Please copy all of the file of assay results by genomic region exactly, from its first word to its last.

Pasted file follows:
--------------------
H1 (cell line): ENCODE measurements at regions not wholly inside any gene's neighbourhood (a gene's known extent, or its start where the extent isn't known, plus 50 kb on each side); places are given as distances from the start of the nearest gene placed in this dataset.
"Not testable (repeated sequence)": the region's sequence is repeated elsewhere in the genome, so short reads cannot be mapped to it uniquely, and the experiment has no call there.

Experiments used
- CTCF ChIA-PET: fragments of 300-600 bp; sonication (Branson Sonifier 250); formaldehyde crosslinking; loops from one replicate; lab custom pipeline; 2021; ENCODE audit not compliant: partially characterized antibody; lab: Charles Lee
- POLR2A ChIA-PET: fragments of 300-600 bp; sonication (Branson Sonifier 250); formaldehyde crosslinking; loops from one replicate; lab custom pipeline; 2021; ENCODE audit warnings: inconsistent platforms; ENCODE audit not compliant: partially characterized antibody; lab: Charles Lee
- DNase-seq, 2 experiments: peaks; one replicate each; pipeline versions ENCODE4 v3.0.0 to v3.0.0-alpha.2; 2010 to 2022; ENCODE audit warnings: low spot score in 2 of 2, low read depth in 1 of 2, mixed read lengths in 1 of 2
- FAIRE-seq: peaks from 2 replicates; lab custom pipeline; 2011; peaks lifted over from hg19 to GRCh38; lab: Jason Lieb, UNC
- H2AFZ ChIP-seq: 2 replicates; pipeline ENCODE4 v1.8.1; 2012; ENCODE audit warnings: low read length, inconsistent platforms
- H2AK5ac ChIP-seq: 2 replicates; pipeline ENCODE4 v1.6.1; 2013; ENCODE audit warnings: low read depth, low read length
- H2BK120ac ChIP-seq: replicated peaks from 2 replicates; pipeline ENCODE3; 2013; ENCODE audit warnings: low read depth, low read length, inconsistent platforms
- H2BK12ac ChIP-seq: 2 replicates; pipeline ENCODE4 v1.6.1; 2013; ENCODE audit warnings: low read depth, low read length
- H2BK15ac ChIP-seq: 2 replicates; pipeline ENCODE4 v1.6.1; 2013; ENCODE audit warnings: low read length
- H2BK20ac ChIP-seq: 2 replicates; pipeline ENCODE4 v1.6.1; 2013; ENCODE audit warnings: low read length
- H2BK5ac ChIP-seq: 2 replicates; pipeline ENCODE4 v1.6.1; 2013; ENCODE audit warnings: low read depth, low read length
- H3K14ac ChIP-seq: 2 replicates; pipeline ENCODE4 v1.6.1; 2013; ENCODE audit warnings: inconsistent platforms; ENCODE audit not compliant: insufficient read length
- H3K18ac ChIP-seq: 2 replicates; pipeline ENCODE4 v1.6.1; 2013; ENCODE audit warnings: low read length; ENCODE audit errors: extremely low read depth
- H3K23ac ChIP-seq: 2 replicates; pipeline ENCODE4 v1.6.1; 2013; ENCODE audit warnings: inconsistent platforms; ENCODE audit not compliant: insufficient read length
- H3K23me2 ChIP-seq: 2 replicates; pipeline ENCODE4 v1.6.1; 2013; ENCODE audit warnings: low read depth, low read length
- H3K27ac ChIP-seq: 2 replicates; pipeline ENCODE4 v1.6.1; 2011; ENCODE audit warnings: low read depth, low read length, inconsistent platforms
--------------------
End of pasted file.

H1 (cell line): ENCODE measurements at regions not wholly inside any gene's neighbourhood (a gene's known extent, or its start where the extent isn't known, plus 50 kb on each side); places are given as distances from the start of the nearest gene placed in this dataset.
"Not testable (repeated sequence)": the region's sequence is repeated elsewhere in the genome, so short reads cannot be mapped to it uniquely, and the experiment has no call there.

Experiments used
- CTCF ChIA-PET: fragments of 300-600 bp; sonication (Branson Sonifier 250); formaldehyde crosslinking; loops from one replicate; lab custom pipeline; 2021; ENCODE audit not compliant: partially characterized antibody; lab: Charles Lee
- POLR2A ChIA-PET: fragments of 300-600 bp; sonication (Branson Sonifier 250); formaldehyde crosslinking; loops from one replicate; lab custom pipeline; 2021; ENCODE audit warnings: inconsistent platforms; ENCODE audit not compliant: partially characterized antibody; lab: Charles Lee
- DNase-seq, 2 experiments: peaks; one replicate each; pipeline versions ENCODE4 v3.0.0 to v3.0.0-alpha.2; 2010 to 2022; ENCODE audit warnings: low spot score in 2 of 2, low read depth in 1 of 2, mixed read lengths in 1 of 2
- FAIRE-seq: peaks from 2 replicates; lab custom pipeline; 2011; peaks lifted over from hg19 to GRCh38; lab: Jason Lieb, UNC
- H2AFZ ChIP-seq: 2 replicates; pipeline ENCODE4 v1.8.1; 2012; ENCODE audit warnings: low read length, inconsistent platforms
- H2AK5ac ChIP-seq: 2 replicates; pipeline ENCODE4 v1.6.1; 2013; ENCODE audit warnings: low read depth, low read length
- H2BK120ac ChIP-seq: replicated peaks from 2 replicates; pipeline ENCODE3; 2013; ENCODE audit warnings: low read depth, low read length, inconsistent platforms
- H2BK12ac ChIP-seq: 2 replicates; pipeline ENCODE4 v1.6.1; 2013; ENCODE audit warnings: low read depth, low read length
- H2BK15ac ChIP-seq: 2 replicates; pipeline ENCODE4 v1.6.1; 2013; ENCODE audit warnings: low read length
- H2BK20ac ChIP-seq: 2 replicates; pipeline ENCODE4 v1.6.1; 2013; ENCODE audit warnings: low read length
- H2BK5ac ChIP-seq: 2 replicates; pipeline ENCODE4 v1.6.1; 2013; ENCODE audit warnings: low read depth, low read length
- H3K14ac ChIP-seq: 2 replicates; pipeline ENCODE4 v1.6.1; 2013; ENCODE audit warnings: inconsistent platforms; ENCODE audit not compliant: insufficient read length
- H3K18ac ChIP-seq: 2 replicates; pipeline ENCODE4 v1.6.1; 2013; ENCODE audit warnings: low read length; ENCODE audit errors: extremely low read depth
- H3K23ac ChIP-seq: 2 replicates; pipeline ENCODE4 v1.6.1; 2013; ENCODE audit warnings: inconsistent platforms; ENCODE audit not compliant: insufficient read length
- H3K23me2 ChIP-seq: 2 replicates; pipeline ENCODE4 v1.6.1; 2013; ENCODE audit warnings: low read depth, low read length
- H3K27ac ChIP-seq: 2 replicates; pipeline ENCODE4 v1.6.1; 2011; ENCODE audit warnings: low read depth, low read length, inconsistent platforms